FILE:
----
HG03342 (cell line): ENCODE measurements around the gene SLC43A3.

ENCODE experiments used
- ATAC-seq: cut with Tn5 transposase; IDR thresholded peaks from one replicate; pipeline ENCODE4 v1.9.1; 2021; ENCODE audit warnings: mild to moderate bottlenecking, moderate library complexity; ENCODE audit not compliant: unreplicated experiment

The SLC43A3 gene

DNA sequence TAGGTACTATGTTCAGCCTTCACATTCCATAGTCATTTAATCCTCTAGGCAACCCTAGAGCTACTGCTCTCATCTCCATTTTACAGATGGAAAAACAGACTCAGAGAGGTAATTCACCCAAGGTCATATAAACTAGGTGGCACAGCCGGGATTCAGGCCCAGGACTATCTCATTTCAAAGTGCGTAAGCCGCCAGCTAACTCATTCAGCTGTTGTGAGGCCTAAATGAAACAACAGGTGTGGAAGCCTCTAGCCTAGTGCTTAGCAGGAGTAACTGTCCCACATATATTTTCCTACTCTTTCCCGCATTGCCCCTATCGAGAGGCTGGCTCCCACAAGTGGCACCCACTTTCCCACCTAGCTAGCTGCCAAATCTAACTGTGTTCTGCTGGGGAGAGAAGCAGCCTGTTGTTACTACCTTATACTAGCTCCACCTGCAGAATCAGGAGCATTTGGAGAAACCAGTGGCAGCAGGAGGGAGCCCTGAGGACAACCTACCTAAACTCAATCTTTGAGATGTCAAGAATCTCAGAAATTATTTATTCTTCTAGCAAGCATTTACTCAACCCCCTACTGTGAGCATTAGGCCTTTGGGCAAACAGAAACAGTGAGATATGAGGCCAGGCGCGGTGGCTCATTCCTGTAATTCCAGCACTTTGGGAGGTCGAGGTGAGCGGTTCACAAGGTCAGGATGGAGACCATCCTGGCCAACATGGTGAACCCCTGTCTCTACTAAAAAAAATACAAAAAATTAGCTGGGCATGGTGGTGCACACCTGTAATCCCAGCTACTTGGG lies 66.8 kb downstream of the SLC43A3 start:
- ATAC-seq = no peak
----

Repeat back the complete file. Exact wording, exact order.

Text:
HG03342 (cell line): ENCODE measurements around the gene SLC43A3.

ENCODE experiments used
- ATAC-seq: cut with Tn5 transposase; IDR thresholded peaks from one replicate; pipeline ENCODE4 v1.9.1; 2021; ENCODE audit warnings: mild to moderate bottlenecking, moderate library complexity; ENCODE audit not compliant: unreplicated experiment

The SLC43A3 gene

DNA sequence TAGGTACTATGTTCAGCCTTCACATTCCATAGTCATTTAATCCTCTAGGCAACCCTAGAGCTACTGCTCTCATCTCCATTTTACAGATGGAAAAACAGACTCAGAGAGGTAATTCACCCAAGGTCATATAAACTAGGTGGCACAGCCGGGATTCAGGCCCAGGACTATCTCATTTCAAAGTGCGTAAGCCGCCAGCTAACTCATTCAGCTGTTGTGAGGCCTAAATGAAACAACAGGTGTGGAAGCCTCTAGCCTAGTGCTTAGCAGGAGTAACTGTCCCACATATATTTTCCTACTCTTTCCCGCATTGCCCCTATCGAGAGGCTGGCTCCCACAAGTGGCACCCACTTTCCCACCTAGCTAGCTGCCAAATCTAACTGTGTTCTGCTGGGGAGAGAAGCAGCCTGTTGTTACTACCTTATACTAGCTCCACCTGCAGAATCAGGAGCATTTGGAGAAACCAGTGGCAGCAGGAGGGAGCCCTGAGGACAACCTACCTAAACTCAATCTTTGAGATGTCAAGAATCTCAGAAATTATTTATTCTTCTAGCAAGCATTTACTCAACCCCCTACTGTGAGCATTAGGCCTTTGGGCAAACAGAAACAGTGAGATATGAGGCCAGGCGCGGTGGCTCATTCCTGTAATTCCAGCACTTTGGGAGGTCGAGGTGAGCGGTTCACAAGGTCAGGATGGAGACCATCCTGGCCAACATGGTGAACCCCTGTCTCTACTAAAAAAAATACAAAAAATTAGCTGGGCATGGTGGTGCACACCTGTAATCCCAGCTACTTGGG lies 66.8 kb downstream of the SLC43A3 start:
- ATAC-seq = no peak